I’m MARS Showrunner Dee Johnson, And This Is How I Work

I’m MARS Showrunner Dee Johnson, And This Is How I Work

Dee Johnson will take you to Mars before Elon Musk even launches his next car out of the atmosphere. Johnson has run shows like The Good Wife and Nashville, worked on shows such as ER and Melrose Place, and now she’s showrunner on season 2 of MARS, National Geographic’s hybrid scripted/documentary series on the big desert planet we dream nightly of escaping to.

The new season premiered this Monday; we caught Johnson to talk about her career path, what she’s reading, and what seems to be the only way to get a new TV show on the air.

Name: Dee Johnson
Location: Los Angeles
Current gig: Showrunner, MARS season 2
Current computer: MacBook Pro
Current mobile device: iPhone 6S. Yeah, time to trade up.
One word that best describes how you work: Seated.

First of all, tell us a little about your background and how you got to where you are today.

I’ve always written and I’ve always loved TV. Somehow the idea of writing for TV emerged and became a singular goal. So I moved to L.A., got a job as a P.A., which led to jobs as a writer’s assistant, and finally as a script coordinator and assistant to David Chase on an NBC show called I’ll Fly Away.

All this allowed me to work for and around crazy talented people, allowed me to learn the craft from the inside and absorb all aspects of production — for not a lot of pay, of course. And on my own time—early mornings, nights and weekends—I was writing, writing, writing.

I got my first “written by” on I’ll Fly Away and got my first staff writing job on the original Melrose Place. While it wasn’t my genre of choice, for four seasons it proved to be a great training ground for a young writer. From there, I went on to Profiler for a season, to Any Day Now for two, to ER for five. I co-ran my last year on the show (Season 11) and have been showrunning since then on shows such as Commander in Chief, The Good Wife, Boss, Nashville, and MARS.

Take us through a recent workday.

Up at 6 AM to write on one of my own development projects. Phone interview at 12 PM with press for MARS, which premiered 11/12/18, MARS marketing conference call at 2 PM, deep dive into reading for a potential showrunning job 3 PM – 6 PM.

Besides your phone, what apps, gadgets, or tools can’t you live without?

My laptop is my everything. A close second is Google, with Thesaurus.com on its heels. And since I live in L.A., Waze.

What’s your workspace setup like?

When in production, a boring little office ideally sandwiched between the writers room and editorial. When I’m in purely writing mode I float around the house. At the moment, I’ve planted myself in the library, which sounds snootier than it really is.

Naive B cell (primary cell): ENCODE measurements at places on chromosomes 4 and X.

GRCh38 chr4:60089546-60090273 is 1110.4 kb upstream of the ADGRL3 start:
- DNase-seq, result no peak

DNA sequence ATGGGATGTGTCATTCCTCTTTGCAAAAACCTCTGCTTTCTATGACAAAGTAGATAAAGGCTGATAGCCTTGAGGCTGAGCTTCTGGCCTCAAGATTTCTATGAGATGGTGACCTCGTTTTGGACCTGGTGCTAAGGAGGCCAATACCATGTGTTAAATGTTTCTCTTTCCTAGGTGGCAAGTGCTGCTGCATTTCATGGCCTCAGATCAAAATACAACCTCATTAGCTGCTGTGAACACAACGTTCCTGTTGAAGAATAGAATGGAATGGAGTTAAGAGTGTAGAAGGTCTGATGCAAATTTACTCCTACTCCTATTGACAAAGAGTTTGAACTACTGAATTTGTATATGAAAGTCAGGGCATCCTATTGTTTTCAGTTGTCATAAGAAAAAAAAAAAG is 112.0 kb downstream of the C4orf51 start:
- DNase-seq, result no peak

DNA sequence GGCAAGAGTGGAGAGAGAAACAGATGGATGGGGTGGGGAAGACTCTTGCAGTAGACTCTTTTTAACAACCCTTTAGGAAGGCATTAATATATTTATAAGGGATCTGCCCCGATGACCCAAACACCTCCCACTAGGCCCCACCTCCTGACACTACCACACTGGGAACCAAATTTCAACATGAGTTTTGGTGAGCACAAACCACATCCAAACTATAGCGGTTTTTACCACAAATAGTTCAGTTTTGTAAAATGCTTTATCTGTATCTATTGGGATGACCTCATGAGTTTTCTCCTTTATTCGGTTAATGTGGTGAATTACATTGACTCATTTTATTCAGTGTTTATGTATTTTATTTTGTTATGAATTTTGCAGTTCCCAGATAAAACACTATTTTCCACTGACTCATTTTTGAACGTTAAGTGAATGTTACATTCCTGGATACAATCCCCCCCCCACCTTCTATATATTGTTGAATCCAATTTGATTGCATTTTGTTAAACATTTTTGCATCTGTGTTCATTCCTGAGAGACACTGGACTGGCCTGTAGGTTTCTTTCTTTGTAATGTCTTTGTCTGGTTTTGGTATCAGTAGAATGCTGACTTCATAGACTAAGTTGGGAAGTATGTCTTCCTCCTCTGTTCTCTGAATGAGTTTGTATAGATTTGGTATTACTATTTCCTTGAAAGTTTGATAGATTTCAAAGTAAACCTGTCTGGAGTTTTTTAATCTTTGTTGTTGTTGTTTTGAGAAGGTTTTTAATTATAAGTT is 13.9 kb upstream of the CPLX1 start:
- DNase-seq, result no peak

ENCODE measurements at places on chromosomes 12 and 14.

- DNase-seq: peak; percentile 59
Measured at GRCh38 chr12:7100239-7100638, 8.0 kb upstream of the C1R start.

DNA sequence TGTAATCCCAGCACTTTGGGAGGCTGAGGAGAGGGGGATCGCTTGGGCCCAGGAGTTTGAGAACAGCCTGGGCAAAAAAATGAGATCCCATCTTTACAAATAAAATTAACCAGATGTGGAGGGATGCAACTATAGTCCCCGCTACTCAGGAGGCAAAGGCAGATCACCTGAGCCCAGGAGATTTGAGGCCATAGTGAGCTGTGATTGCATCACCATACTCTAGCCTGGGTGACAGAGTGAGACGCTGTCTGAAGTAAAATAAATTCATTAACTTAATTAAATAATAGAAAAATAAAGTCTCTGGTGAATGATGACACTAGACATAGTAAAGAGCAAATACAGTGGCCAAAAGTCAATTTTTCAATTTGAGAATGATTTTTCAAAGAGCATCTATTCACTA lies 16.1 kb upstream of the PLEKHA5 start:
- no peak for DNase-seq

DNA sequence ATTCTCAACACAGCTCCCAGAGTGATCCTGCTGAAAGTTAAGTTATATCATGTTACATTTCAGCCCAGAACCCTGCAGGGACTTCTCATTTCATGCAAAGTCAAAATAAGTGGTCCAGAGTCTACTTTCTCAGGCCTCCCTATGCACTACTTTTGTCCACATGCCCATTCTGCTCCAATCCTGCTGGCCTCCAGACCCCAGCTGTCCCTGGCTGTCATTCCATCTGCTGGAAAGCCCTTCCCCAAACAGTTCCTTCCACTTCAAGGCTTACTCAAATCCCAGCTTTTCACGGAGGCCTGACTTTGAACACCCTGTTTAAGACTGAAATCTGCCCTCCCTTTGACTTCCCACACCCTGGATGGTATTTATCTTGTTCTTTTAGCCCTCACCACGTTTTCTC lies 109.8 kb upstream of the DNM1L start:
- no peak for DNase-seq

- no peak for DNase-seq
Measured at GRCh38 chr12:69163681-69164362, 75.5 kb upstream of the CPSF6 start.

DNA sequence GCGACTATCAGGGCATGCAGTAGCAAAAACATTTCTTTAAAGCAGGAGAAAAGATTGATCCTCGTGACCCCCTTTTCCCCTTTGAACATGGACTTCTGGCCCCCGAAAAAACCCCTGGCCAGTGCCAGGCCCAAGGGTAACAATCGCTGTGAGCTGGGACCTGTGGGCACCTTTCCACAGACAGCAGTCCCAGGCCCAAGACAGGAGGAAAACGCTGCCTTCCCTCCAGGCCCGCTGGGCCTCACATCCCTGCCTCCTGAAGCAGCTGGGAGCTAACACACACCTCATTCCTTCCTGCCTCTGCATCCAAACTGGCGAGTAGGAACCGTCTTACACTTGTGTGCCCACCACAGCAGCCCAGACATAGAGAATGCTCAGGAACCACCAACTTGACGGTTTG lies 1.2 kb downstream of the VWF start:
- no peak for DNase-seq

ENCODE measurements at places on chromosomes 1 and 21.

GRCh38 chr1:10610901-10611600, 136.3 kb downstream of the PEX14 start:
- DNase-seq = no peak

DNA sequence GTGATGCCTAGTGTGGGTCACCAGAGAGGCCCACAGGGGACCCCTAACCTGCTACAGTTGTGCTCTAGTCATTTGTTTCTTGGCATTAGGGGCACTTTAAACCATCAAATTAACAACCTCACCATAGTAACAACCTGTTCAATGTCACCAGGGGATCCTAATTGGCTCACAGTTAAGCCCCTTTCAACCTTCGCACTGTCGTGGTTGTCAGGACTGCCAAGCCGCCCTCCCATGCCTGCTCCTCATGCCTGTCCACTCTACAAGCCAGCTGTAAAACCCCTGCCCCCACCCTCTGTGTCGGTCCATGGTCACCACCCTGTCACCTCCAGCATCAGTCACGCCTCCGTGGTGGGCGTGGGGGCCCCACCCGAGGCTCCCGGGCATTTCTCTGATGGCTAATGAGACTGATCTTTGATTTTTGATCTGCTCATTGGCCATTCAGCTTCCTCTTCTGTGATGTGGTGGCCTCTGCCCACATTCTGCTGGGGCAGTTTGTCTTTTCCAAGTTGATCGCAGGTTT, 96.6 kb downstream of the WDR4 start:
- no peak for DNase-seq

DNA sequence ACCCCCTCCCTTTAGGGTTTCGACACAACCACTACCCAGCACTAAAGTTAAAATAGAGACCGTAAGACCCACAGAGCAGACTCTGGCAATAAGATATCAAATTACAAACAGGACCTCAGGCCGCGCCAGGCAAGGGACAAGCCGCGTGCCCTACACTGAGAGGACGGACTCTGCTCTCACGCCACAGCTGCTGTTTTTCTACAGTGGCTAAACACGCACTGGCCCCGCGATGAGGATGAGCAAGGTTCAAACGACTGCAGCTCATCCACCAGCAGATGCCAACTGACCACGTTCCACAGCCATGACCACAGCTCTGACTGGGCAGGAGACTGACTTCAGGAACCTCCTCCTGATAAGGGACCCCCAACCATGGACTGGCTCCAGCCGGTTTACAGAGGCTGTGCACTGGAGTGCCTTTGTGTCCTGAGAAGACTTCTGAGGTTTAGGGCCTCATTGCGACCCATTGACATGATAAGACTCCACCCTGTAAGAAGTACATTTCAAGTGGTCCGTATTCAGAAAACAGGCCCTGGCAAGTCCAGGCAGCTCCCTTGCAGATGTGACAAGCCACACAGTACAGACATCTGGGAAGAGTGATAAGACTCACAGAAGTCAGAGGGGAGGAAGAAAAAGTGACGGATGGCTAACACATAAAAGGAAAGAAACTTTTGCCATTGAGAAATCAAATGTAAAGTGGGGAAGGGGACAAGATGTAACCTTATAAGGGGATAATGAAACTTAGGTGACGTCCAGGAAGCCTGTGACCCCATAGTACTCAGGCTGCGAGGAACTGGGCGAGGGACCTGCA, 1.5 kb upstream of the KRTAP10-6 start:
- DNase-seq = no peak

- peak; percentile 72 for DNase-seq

What do you wish more people understood about how TV is made?

How labour-intensive it is and how many people are involved in the production of every single episode.

What’s your best life hack?

Brads (paper fasteners) are used to bind scripts, but in a pinch, you can use them to tighten eyeglass screws and clean fingernails, too.

Take us through an interesting, unusual, or finicky process you have in place at work.

I don’t like working with ink when doing notes on a script, and kind of insist on Bic Velocity #2 0.9 mechanical pencils and Magic Rub erasers.

Who are the people who help you get things done, and how do you rely on them?

My assistant to keep me pointed in the right direction at the right time, my lieutenants in the writers room who must keep feeding the story beast on a daily basis, and my script coordinator who tracks and processes every draft and revision of every script.

How do you keep track of what you have to do?

My iPhone is my calendar. I use event alerts to manage everything from meetings to doctor’s appointments, to picking up pet food.

How do you recharge or take a break?

Travel works best. And when that’s not possible, friends and wine.

What’s your favourite side project?

A miniseries about my mother’s life as a guerrilla in WW2 when the Japanese occupied the Philippines, but I’ll probably have to write it as a novel first because IP seems to be the only thing that matters anymore.

What are you currently reading, or what do you recommend?

I just started Homegoing by Yaa Gyasi.

Who else would you like to see answer these questions?

Showrunners with multiple shows in production, like Ryan Murphy or Shonda Rhimes. I stand in amazement.

What’s the best advice you’ve ever received?

From David Chase: Start every scene like you’ve never seen it done before.

What’s a problem you’re still trying to solve?

How to get a show of my own creation on the air.

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